In 1856 Heinrich Kaufmann founded a cutlery company in Solingen, Germany. Later this company was named Heinrich Kaufmann & Söhne – India-Werke and became a large business, focusing on exporting steel goods to the East and West Indies.
The Mercator knife is said to have been invented in 1867. The brand name Mercator is the Latin translation of Kaufmann’s family name, in English it means merchant or trader. The Mercator turned very popular as a pocket knife during the Wilhelmine period. Wilhelm II was the last German Emperor (Kaiser), ruling the German Empire from 1888 to 1918. Like many other things of that time, the knife became tied to Wilhelm’s name and was colloquially referred to as “Kaiser-Wilhelm-Messer”.
In the 1920s, Kaufmann’s patent on the Mercator knife seemed to have expired. Other manufacturers started to produce Mercator-style knives as well. After World War II, American GIs returning from Germany brought the still popular knife back to the US where it became known as “Black Cat Knife” because of the stylized depiction of a leaping cat on the black handle.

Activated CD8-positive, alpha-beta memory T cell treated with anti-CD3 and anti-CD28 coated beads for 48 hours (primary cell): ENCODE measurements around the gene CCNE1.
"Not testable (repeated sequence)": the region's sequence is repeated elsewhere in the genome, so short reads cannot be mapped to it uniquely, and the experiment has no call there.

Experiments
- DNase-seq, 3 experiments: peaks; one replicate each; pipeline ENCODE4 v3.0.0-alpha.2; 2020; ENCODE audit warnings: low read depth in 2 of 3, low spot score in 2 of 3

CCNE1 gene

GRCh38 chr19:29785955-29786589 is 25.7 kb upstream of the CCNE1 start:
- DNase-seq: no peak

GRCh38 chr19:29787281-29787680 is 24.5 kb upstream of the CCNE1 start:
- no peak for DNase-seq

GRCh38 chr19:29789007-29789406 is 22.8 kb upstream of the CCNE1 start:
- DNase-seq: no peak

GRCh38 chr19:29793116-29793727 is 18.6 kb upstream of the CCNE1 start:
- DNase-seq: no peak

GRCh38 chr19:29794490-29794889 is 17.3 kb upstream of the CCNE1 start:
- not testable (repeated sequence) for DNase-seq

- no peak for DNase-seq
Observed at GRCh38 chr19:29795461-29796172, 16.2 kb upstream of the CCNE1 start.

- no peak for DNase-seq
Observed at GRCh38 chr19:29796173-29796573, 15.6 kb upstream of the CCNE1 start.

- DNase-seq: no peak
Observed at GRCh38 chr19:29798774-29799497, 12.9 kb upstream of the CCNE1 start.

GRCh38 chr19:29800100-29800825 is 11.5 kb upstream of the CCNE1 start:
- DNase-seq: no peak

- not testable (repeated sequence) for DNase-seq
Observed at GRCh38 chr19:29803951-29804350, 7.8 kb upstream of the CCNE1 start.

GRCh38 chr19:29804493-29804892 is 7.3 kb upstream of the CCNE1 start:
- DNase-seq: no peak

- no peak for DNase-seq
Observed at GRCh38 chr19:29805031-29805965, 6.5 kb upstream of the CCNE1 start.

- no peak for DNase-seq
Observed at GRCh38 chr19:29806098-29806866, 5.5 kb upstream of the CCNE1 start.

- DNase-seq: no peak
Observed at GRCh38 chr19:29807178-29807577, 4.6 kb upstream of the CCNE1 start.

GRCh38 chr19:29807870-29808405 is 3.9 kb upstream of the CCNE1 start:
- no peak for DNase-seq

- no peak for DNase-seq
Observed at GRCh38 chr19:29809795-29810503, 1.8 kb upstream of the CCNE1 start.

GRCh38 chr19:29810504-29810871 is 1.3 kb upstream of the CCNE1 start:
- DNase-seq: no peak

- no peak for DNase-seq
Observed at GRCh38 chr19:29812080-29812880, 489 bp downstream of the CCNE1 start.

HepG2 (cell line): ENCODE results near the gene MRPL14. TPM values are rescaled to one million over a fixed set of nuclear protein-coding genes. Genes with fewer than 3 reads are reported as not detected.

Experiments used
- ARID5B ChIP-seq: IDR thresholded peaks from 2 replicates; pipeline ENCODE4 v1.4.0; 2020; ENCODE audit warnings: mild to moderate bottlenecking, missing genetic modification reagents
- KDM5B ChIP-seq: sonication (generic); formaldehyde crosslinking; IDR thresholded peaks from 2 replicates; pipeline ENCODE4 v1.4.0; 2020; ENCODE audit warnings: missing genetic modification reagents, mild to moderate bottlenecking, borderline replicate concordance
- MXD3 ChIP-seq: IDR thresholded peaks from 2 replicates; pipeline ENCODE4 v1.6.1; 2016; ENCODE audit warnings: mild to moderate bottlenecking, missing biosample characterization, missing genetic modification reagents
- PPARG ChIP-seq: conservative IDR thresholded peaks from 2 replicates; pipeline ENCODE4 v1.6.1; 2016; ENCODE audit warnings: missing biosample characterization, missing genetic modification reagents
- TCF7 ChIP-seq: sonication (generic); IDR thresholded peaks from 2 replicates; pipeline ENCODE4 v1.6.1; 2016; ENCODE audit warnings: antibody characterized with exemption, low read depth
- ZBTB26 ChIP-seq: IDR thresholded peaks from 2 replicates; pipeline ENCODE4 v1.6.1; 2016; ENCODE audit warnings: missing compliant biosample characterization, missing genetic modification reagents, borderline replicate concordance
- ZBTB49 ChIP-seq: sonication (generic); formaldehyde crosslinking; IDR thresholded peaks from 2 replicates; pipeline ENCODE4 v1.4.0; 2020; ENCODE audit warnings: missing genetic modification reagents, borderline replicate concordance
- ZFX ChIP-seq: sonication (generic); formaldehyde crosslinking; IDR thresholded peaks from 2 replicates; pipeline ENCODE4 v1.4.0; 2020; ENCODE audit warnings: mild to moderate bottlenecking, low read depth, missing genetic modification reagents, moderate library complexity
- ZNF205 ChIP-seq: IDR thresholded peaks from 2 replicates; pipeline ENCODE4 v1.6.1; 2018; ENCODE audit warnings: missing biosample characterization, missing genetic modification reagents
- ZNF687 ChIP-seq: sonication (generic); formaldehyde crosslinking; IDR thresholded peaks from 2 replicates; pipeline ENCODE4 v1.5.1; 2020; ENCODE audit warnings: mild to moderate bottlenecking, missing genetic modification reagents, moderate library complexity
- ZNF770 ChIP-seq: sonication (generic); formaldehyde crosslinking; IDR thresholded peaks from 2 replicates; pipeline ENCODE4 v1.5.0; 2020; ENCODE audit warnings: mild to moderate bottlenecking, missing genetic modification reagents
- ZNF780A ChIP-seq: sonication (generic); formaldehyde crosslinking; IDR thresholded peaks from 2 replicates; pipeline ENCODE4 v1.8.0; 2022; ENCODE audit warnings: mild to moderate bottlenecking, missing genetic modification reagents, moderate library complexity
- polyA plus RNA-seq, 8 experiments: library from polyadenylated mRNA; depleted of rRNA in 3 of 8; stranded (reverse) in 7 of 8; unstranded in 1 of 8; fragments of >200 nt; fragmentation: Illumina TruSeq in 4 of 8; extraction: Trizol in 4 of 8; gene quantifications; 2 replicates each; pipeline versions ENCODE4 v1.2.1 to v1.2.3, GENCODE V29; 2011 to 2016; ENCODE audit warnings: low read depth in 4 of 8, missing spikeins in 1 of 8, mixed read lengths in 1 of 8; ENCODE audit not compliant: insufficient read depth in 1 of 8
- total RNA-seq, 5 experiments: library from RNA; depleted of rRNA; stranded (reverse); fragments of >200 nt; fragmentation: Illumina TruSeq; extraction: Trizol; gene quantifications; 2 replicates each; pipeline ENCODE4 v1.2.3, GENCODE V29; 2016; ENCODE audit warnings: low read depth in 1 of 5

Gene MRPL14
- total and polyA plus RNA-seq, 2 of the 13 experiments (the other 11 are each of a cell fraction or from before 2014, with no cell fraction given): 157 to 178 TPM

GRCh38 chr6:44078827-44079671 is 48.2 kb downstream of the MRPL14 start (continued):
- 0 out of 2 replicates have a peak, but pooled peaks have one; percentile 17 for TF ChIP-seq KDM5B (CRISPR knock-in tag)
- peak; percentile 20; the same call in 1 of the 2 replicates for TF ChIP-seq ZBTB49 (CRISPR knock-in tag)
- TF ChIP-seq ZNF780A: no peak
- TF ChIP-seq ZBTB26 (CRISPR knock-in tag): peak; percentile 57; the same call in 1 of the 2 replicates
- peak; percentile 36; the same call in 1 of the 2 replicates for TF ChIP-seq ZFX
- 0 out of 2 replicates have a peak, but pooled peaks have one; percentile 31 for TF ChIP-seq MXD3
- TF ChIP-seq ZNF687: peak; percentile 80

Kaufmann’s company was liquidated in 1995. Since then the Mercator knife has been manufactured by Otter Messer in Solingen, Germany. In recent years, Otter has released several new variants and special editions of the knife, including a brass version in two sizes. The large model comes with a strong lock-back mechanism, the small one is a slipjoint. They are both available with either carbon steel (C75) or stainless steel (1.4034) blades. The handle is made of a piece of brass pressed into U-shape. All pieces of the knife are held together by rivets. However, the brass handle shows Otter’s company logo instead of the iconic cat.
The Mercator knife is an all-time German classic and still very popular among knife enthusiasts worldwide. It is lightweight and easily slips into any pocket because of its thin handle, which makes it a perfect everyday carry knife.